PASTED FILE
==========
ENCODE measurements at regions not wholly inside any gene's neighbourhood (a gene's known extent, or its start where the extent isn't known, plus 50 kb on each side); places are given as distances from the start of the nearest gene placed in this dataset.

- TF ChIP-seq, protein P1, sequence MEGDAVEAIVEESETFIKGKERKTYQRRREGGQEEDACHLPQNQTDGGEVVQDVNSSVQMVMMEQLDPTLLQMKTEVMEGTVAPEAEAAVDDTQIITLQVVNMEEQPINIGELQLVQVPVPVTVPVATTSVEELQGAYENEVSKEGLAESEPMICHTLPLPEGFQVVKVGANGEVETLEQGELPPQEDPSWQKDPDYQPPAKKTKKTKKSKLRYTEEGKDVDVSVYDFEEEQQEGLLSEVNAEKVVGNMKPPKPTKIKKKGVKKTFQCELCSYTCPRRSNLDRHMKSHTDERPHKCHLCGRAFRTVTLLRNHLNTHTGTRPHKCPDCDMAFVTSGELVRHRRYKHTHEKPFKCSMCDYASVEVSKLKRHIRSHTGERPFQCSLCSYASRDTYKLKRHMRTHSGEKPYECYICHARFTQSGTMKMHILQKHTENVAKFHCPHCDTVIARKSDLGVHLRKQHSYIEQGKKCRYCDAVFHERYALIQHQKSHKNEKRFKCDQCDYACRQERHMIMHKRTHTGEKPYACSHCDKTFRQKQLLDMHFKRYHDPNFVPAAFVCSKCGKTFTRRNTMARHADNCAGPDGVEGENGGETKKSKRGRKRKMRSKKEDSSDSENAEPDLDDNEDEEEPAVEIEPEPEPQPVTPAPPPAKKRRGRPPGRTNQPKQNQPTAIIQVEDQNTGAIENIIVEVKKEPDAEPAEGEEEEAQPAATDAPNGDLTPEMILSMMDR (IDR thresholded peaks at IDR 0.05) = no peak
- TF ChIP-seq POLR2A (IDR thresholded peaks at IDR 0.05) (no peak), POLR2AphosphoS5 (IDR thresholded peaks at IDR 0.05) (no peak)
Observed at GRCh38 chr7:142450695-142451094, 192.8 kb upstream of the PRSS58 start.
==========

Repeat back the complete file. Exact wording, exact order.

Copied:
ENCODE measurements at regions not wholly inside any gene's neighbourhood (a gene's known extent, or its start where the extent isn't known, plus 50 kb on each side); places are given as distances from the start of the nearest gene placed in this dataset.

- TF ChIP-seq, protein P1, sequence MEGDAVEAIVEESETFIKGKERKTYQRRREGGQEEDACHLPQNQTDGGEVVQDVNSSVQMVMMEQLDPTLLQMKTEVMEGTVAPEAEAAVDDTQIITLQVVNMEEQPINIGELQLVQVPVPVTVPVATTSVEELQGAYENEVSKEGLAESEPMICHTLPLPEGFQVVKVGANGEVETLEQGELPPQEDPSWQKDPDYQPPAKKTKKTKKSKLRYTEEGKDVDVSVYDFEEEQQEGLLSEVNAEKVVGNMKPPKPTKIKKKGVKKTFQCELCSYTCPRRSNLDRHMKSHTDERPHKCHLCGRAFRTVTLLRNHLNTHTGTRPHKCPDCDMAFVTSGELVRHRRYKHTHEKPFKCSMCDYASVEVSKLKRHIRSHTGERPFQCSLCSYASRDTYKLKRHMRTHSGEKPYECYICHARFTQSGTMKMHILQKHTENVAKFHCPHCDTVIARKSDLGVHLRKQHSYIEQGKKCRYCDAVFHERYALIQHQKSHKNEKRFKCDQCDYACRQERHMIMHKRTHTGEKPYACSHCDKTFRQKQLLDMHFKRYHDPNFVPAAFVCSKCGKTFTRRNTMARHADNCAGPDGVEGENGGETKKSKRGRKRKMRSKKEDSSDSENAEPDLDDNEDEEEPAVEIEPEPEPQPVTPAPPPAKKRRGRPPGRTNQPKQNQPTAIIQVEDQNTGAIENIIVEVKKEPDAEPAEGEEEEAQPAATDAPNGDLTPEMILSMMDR (IDR thresholded peaks at IDR 0.05) = no peak
- TF ChIP-seq POLR2A (IDR thresholded peaks at IDR 0.05) (no peak), POLR2AphosphoS5 (IDR thresholded peaks at IDR 0.05) (no peak)
Observed at GRCh38 chr7:142450695-142451094, 192.8 kb upstream of the PRSS58 start.